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Virginia Receives 18 Applications for Mine Reclamation Funds



By Tim Dodson

November 8, 2019 - Communities across Southwest Virginia are setting their sights on outdoor recreation, agriculture and broadband internet expansion as some of the ways former coal mining sites could be cleaned up and transformed for economic development opportunities.

As part of the federal government’s Abandoned Mine Land Pilot Program, Virginia is slated to award $10 million in grants for projects that would reclaim old mining features and support new uses. And this round of funding looks like it will be competitive — the application deadline was Oct. 31, and the state received 18 proposals requesting more than $24 million in funding, according to submissions obtained and reviewed by the Bristol Herald Courier through an open records request.


Proposals detailed small- and large-scale projects across Buchanan, Dickenson, Lee, Russell, Tazewell and Wise counties and the city of Norton.

Projects will now be screened for eligibility to make sure they comply with certain federal guidelines, according to Tarah Kesterson, spokeswoman for the Virginia Department of Mines, Minerals and Energy. The DMME administers the pilot program in Virginia. An advisory council will then recommend projects to the U.S. Office of Surface Mining Reclamation and Enforcement for final approval. A specific timeline has not been established for when projects will be selected and announced.

Clinch River Hemp Co. submitted the largest funding request of $4.11 million for a project aimed at remediating a group of deep mine and surface mine sites in Buchanan and Lee counties by cultivating hemp. One of the project’s goals is to demonstrate “the sustainability of hemp as a remediation tool for surface contamination and as a viable crop for post-mining agriculture,” the application states. If approved, funding would be used for costs like acquiring seeds, renting and operating greenhouses for seedling cultivation, labor, irrigation and equipment.

Other large proposals include $3.5 million for the construction of an earthen dam and recreational pond on Buchanan County Industrial Development Authority land near Grundy and $2.75 million for the Russell County Industrial Development Authority to construct a 50,000-square-foot greenhouse to be leased to a prospective tenant, which the application did not identify.

A pair of applications focused on improving lodging options in Pocahontas in Tazewell County, a small town at the Virginia/West Virginia border known for its exhibition coal mine and museum, as well as the “Original Pocahontas” ATV trail. One $395,000 grant proposal would support additions to the Real McCoy Cabins to accommodate an additional 72 visitors per night, bringing its total capacity to 123 overnight guests, its application states. The town of Pocahontas also submitted an application for $1.85 million in AML Pilot funds for a 20-spot RV/camping park.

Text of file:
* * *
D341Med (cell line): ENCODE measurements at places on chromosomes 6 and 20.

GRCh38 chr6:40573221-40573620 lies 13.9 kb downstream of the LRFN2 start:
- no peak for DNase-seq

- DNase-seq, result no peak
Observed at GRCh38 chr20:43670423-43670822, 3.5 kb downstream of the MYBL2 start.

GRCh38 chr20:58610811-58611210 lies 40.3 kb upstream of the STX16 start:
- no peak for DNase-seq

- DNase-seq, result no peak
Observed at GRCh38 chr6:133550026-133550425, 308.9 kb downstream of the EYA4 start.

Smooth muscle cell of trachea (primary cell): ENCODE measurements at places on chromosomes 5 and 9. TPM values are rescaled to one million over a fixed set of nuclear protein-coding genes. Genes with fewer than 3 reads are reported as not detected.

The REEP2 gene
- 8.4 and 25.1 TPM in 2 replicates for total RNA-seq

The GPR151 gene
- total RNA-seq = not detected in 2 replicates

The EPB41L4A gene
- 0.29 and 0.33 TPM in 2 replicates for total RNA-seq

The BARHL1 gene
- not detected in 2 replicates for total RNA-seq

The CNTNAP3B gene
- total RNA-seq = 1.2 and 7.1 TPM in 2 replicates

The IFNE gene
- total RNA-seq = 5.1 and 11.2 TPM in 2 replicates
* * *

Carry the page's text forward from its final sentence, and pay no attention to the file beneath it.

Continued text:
The Pocahontas proposals reflected a broader theme across the applications of improving tourism and outdoor recreation opportunities in Southwest Virginia.

Some projects focused on providing infrastructure for future economic development, like one application for $2.51 million for extending water, sewer, electric and gas utilities to areas near the Breaks Regional Airport expansion project along state Route 718 near Grundy.

Others tied into workforce development. Two proposals, each with requests of $800,000 in AML Pilot funds, would expand Point Broadband service in Buchanan and Tazewell counties and support a job training program with partner employers for at least 10 work-from-home opportunities as part of each project. That job training program would also involve Southwest Virginia Community College and marketing initiative InvestSWVA, according to the documents.

At the same time that local governments, businesses and nonprofits were submitting AML Pilot applications, a coalition of advocacy organizations published a report examining how new uses for former coal sites could support economic development across central Appalachia. The Reclaiming Appalachia Coalition’s report, released last week, highlighted “innovative mine reclamation” projects that are “site-specific, community-minded and sustainable.”

This will be Virginia’s third round of awarding projects AML Pilot Program funds. The state previously distributed a total of $20 million over the last two years. Virginia is one of six Appalachian states supported through the program, which Congress first appropriated funds for in fiscal year 2016.

When Virginia first participated in the Pilot Program in 2017, it received 15 applications and five economic development projects were ultimately selected to receive portions of the state’s initial $10 million in funding. In 2018, the state again received $10 million and funded 10 projects selected from 19 applications.